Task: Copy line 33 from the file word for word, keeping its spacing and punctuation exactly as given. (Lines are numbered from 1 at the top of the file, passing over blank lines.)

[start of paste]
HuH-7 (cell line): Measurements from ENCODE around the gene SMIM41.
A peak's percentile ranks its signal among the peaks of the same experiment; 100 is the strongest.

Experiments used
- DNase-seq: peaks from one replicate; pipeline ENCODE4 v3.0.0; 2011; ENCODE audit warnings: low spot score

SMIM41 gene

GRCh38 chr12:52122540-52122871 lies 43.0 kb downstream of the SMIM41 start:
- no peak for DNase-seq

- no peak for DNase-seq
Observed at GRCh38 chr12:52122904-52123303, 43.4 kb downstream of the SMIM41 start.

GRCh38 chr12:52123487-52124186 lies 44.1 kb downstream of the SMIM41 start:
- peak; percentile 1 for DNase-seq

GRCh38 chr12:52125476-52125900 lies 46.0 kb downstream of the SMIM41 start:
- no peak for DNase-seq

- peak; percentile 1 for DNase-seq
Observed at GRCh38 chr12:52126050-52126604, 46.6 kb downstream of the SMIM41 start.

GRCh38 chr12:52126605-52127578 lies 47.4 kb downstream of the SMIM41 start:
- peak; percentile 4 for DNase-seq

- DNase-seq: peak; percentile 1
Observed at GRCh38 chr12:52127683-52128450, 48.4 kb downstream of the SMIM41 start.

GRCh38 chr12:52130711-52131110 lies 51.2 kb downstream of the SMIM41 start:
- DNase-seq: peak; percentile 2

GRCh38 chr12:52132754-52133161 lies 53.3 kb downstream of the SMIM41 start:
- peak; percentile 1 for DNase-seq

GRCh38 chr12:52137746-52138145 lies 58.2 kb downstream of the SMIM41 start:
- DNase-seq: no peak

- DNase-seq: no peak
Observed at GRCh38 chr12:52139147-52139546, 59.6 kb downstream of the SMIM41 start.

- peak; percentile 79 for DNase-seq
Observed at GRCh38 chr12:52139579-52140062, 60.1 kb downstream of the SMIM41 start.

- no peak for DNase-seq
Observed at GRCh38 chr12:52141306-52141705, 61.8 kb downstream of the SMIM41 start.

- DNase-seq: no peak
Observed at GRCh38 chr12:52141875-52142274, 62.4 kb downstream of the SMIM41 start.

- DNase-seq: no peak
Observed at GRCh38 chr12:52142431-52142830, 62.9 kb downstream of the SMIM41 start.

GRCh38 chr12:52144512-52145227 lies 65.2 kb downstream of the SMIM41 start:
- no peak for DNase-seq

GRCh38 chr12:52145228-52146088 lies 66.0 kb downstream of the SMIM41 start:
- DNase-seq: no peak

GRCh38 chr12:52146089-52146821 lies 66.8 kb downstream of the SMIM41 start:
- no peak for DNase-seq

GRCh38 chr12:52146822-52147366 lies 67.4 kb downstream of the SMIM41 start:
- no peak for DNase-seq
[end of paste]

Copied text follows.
Observed at GRCh38 chr12:52141875-52142274, 62.4 kb downstream of the SMIM41 start.